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November 14th, 2011

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Here are some suggestions to determine if your Drive-Alert System requires service. Most problems can
be readily isolated.
Intermittent, constant alarm
When an intermittent or constant alarm occurs, disconnect the plug from the 120-volt power. Open the
door to models DA-503 or DA-504 and disconnect the red and black sensor wires from the terminal strip.
Reconnect the 120-volt power. Observe the LED (red light – No. 2) on the circuit board identified as Noise
Blanker. It will remain on for about 1 minute, then go out. Thereafter, the alarm should be silent. DO NOT
TOUCH the R and B terminals during this time. If the alarm sounds as soon as this LED goes out, the
unit is malfunctioning and should be returned for repair.
When no alarm sounds
When no alarm sounds, check the LED (red light – No. 1) on the printed circuit board identified as DriveAlert Control Panel Board. If it does not glow, check the 1 amp fuse on the circuit board – near the black
relay. If open, replace with another 1 amp fuse. If red light remains out, check for AC power at the AC
outlet. If power is present, the unit is malfunctioning and should be returned for repair.
Checking sensor probe
To check the sensor probe for false alarm conditions, disconnect the red, black and silver wires from the
terminal strip. Use an ohmmeter to measure sensor coil resistance. Measure red to black leads, which
should read 700-1200 ohms. When two or more probes are in series add the resistance for the correct
value. Two probes would equal 1200 ohms. If resistance is correct, measure the leakage resistance from
the red lead to the silver (shield) lead. The meter should show infinite resistance as though no connection exists. Use a high resistance ohmmeter. If analog, x 10,000 range. If digital, unit should have a 40 million-ohm capability. Any meter deflection that shows indicates moisture has entered the cable through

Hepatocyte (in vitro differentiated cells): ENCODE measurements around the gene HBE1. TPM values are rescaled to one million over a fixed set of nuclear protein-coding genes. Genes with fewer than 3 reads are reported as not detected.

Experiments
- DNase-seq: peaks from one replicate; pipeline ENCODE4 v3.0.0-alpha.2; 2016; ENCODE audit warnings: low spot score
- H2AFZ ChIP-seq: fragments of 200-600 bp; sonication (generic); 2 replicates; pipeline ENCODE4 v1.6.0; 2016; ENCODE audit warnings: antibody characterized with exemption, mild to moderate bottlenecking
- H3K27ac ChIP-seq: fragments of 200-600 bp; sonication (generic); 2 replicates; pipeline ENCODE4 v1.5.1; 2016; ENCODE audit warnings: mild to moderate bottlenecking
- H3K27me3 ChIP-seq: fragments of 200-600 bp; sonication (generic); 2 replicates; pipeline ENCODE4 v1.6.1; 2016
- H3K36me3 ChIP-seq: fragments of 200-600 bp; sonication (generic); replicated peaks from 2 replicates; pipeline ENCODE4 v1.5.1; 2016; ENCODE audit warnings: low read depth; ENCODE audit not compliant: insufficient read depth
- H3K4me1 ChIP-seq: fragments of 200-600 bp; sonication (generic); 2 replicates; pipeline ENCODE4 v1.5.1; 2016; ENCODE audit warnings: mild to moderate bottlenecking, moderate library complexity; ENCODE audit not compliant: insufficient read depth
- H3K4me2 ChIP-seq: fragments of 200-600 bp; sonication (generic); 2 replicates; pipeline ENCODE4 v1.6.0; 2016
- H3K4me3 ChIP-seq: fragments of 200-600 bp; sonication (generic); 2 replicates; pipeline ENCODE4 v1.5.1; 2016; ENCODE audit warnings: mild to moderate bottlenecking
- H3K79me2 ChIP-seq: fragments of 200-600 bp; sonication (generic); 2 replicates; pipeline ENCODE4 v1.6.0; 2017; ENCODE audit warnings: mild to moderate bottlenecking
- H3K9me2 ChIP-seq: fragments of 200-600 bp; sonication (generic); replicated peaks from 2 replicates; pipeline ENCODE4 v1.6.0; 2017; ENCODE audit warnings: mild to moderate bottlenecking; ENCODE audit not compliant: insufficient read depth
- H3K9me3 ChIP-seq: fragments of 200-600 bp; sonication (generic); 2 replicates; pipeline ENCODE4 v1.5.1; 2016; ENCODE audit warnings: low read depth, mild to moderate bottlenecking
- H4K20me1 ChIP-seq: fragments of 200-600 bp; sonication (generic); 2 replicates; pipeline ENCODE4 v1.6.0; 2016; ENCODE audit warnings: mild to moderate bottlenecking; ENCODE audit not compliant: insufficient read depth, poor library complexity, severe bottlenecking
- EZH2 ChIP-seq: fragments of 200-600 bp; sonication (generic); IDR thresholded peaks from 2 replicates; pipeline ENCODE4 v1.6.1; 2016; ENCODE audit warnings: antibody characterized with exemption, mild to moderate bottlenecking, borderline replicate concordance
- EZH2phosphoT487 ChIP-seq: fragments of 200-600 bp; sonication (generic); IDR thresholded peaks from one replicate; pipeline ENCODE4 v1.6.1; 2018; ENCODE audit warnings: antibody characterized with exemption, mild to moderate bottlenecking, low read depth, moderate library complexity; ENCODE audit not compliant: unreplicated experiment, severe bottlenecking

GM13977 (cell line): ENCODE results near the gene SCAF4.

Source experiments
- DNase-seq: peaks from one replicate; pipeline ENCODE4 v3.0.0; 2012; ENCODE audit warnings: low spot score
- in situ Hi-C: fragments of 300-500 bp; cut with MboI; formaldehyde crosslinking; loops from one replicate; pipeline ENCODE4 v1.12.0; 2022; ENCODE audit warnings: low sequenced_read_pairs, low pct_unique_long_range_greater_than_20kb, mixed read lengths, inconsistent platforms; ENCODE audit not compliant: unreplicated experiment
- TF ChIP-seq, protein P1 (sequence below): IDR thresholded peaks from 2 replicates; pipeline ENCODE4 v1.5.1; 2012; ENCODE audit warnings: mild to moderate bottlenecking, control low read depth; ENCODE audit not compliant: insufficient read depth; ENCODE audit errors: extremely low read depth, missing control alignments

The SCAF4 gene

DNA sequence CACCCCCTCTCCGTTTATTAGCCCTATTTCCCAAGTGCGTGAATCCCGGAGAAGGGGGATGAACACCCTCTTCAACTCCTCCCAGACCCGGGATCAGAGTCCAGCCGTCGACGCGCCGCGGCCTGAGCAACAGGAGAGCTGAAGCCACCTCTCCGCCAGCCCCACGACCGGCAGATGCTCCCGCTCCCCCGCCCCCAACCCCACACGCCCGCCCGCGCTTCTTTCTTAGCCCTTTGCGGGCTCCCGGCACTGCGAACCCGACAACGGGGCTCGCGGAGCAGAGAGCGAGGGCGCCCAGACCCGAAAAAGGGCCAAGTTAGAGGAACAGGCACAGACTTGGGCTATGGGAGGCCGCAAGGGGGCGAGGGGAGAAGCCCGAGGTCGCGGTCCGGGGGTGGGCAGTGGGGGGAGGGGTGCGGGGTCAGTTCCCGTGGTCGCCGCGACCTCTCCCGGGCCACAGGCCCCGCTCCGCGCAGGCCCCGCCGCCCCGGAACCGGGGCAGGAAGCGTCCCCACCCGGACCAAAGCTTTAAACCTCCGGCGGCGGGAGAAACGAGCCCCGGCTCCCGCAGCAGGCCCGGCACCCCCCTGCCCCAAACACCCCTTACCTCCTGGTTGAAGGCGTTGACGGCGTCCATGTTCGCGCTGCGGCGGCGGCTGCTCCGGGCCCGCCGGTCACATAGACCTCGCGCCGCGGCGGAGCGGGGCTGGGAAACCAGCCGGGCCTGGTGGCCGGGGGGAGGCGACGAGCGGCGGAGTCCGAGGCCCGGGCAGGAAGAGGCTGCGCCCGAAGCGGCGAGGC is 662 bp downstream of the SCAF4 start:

a break in the outer insulation and the red and black conductors. Digital meters and analog meters with a low range may not indicate a problem when the leakage resistance is 2 to 10 million ohms (this can cause false alarms).
Checking remote modules
If one of the remote modules, a Remote Chime, Lamp Module, or Wall Light Switch does not activate
when the Drive-Alert senses a vehicle, generally the problem is the codes are not properly set. First,
make certain that the Unit Code and House Code on the remote device is set to correspond with those
same codes on the Powerhouse Interface in the Master Control panel. If you have the DA-504 DriveAlert, the Powerhouse on the left controls the transmission of signals to Lamp Modules and Wall Light Switches. The Powerhouse on the right controls signals to the Remote Chimes. Secondly, make certain
the Input and Mode on the Powerhouse Interfaces are set correctly – the one on the left should be Input A
and Mode 1, and the one on the right should be Input A and Mode 3.